Getting sick is the worst. Like literally the worst. Especially when traveling.

However it happens to be this weird rule, at least in my life, where I have never not been sick when I travel. I have been to 11 different countries and I have thrown up in all of them. Yeah. Lucky me.

But throwing up your way through the world can give you a lot of perspective on illness in general. Here are a few things I have learned from the violent illnesses I have suffered over the years.

1. It will always be funny later. At least to you.

When walking the Camino De Santiago, my friend Renee and I got a horrible fever/flu/cough. We were lucky enough to run into a woman who ran a winter hostel that was pretty much a small apartment with all of the amenities we could ask for, and it was a by donation place! She was amazing and we were so lucky.

However, after both Renee and I had spent the entire night tossing and turning, no sleep because our bodies ached so much and we could barely breath our noses and throats were so stuffed up, I woke up that morning and began coughing so hard that a threw up in the quaint little sink. We were facing another day of walking, it was raining outside and I had just thrown up my last bit of energy. The only thing I could think to say to her in that moment was, "Don't worry, this will be funny later."

When you are so low that you can't possibly go any lower, it is true when they say you can either laugh or cry about it. I find in the moment crying is the preferred option, but later, and I'm talkin' 3-7 days later, you can't help but laugh at how you were so sick. It's a weird and true formula: Tragedy + Time = Comedy.

So the next time you are squatting over a pit toilet losing your lunch from both ends, take comfort that you will be able to laugh at your self about it later. And if you don't, I will. I will laugh at you.

2. It is 100% your fault. Except when it's not.

Most of the time, when I get sick, I can say for sure what I ate, who I was near and what I should have done differently. I know that when I was doing the double dragon in my apartment in Varanasi for 5 days, I was 100% sure it was the cheese and chocolate my parents sent me. It had gone bad and I was desperately trying to hold on to something familiar, but it was still going to give me food poisoning.

I got diarrhea from eating a salad (also in Varanasi), I got the swine flu in Mexico from not taking care of myself and licking all the door nobs (ok not really), I got the stomach flu from not washing my hands around sick people in Peru. It happens and you know why and you are always kicking yourself afterwards. It's a learning experience, it's the universe showing you the negative consequences to your actions, it sucks, aaaaand it's probably your fault.

Except when it's not.

That's the kicker for me. You can be as careful as you want, you can wash your hands as often as possible, you can eat only fried foods, no meat, purify every glass of water and double check the seal and expiration date of every item you buy, and you will still get sick. Then you just have to fall back on step one and laugh about it later. Or cry. That's always an option.

3. Embrace the sickness. Accept your fate.

I've always had a phobia of throwing up, when I was a little kid it would give me panic attacks at night and still to this day I absolutely hate it. I will try my hardest to keep from throwing up for as long as possible. This makes no sense at all. Because the longer that bad food is inside you, the more you are going to digest it and the sicker you will have to get to get it out of you. I learned this the hard way.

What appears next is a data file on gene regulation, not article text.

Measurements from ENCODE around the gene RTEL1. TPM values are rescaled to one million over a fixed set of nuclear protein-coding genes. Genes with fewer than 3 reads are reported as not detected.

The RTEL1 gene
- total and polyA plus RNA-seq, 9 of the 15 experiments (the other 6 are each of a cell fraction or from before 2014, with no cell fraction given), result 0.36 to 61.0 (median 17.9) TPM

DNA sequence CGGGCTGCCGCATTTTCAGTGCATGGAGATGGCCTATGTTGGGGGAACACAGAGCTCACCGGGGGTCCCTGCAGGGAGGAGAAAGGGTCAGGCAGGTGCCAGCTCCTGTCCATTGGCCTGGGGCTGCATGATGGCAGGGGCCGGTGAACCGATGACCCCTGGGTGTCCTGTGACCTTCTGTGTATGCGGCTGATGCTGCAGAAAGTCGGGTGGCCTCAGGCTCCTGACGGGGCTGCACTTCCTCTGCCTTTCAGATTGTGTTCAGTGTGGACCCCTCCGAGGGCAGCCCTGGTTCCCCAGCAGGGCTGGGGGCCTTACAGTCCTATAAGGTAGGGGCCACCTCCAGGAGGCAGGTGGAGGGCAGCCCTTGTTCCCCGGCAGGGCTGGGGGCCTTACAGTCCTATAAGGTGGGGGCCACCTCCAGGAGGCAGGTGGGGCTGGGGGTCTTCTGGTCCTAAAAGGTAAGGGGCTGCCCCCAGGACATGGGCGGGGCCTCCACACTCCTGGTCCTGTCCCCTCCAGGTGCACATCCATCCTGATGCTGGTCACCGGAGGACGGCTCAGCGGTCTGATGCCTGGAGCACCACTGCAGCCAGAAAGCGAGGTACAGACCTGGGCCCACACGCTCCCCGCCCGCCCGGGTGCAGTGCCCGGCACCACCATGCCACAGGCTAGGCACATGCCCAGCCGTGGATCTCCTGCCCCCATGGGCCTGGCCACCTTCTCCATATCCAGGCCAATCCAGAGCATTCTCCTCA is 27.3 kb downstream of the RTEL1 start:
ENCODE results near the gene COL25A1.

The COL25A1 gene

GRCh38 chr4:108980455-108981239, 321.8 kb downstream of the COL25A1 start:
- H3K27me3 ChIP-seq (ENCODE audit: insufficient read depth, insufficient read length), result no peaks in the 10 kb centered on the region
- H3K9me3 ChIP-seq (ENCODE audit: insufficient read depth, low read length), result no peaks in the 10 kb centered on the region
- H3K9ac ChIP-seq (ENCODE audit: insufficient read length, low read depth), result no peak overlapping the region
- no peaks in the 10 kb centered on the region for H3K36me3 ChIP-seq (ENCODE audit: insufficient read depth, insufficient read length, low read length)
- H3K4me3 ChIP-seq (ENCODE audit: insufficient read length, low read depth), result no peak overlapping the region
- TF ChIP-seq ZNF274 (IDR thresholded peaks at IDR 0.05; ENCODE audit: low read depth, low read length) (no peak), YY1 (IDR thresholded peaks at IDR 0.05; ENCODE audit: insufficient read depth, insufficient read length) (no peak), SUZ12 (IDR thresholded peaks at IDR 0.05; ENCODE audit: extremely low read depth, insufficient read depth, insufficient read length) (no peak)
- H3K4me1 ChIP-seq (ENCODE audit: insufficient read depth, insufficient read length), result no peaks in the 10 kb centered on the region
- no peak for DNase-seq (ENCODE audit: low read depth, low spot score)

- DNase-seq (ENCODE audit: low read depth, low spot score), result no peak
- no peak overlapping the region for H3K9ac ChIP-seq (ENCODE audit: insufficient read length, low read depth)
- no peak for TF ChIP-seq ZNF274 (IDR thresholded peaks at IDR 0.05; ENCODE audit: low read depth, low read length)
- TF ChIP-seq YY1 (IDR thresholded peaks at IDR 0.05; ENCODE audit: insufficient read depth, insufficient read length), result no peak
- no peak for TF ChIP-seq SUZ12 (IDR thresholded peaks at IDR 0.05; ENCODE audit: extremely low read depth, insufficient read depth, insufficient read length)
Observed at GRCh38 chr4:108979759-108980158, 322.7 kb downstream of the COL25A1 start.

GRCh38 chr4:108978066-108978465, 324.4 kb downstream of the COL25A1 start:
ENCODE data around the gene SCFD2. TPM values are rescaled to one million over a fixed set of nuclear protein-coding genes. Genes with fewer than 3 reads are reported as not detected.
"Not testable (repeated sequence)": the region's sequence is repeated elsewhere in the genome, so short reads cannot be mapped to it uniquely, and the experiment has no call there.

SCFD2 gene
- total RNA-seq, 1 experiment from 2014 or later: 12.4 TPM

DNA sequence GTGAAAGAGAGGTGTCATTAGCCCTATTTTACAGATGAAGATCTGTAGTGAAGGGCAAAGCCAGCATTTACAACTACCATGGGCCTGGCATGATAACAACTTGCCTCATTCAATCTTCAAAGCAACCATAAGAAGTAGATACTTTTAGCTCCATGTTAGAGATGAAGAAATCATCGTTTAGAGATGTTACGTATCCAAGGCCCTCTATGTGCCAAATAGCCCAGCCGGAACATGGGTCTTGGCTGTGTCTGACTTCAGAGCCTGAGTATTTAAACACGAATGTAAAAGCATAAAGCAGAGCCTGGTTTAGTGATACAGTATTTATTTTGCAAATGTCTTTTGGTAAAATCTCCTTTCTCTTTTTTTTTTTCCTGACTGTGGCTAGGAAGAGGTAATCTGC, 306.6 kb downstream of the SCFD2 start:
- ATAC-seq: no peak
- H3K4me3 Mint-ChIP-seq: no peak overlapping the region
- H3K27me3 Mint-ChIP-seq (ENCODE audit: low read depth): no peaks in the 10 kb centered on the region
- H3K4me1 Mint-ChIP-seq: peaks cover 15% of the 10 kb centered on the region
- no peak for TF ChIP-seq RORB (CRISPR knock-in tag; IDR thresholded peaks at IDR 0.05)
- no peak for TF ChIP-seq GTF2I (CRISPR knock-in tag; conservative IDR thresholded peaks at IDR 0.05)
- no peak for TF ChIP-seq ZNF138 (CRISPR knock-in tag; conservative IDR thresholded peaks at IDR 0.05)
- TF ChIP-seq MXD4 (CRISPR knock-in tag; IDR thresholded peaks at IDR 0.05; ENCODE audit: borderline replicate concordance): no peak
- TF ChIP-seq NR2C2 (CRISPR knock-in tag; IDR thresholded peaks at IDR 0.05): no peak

Essentially, as soon as you know you are going to be sick. Get back to the hotel, get back to the hostel, the apartment you've rented or your cousins house and get sick. Let it all out. Literally. The sooner you can embrace you fate, go to your happy place inside your head and just get it over with, the sooner you can get back to what ever awesome adventure you happen to be on. Let yourself do this and you will be a happy camper in no time, put it off for too long and you will be prolonging the inevitable.

4. Take care of yourself. Seriously.

Ok I definitely have a casual attitude about getting violently ill abroad, but in all honesty, you need to take good care of yourself when sick. Especially for us solo lady travelers. If you don't have someone to take care of you this is extra important. The list includes, but is not limited to:

  • Drinking clean water as often as you can (even if you keep throwing it up)
  • Getting electrolytes back into your body. (if you don't have access to these, find as much fresh fruit as you can, PEEL IT FIRST, and then suck or nibble as you are able)
  • Nibble on some grain. Screw your paleo diet for a day and get a hold of some bread, rice, tortillas, or what ever happens to be the staple starch in your current location and nibble gently if you can.
  • Shower/bathe often. This may have no medical practice to back it up, but showering makes me feel so much better when I'm sick. Warm hot water can sooth a sore stomach, and cold water can help break a fever.
  • Clean your sheets. Seriously. If you can manage it after the initial 48 hours, do your best to clean the sheets.
  • Tell people you are alive. Especially you family.

Make sure you are in a safe place, if you are vulnerable you can make mistakes and in places that are not always friendly to mistakes. So take care of your self!

Final thoughts.

So traveling and sickness go hand in hand for me. For you too? Let me know some of your awesome/hilarious/horrible sickness stories and how you got out of it!

Tweet to me @KayaSays and we can laugh about it together!

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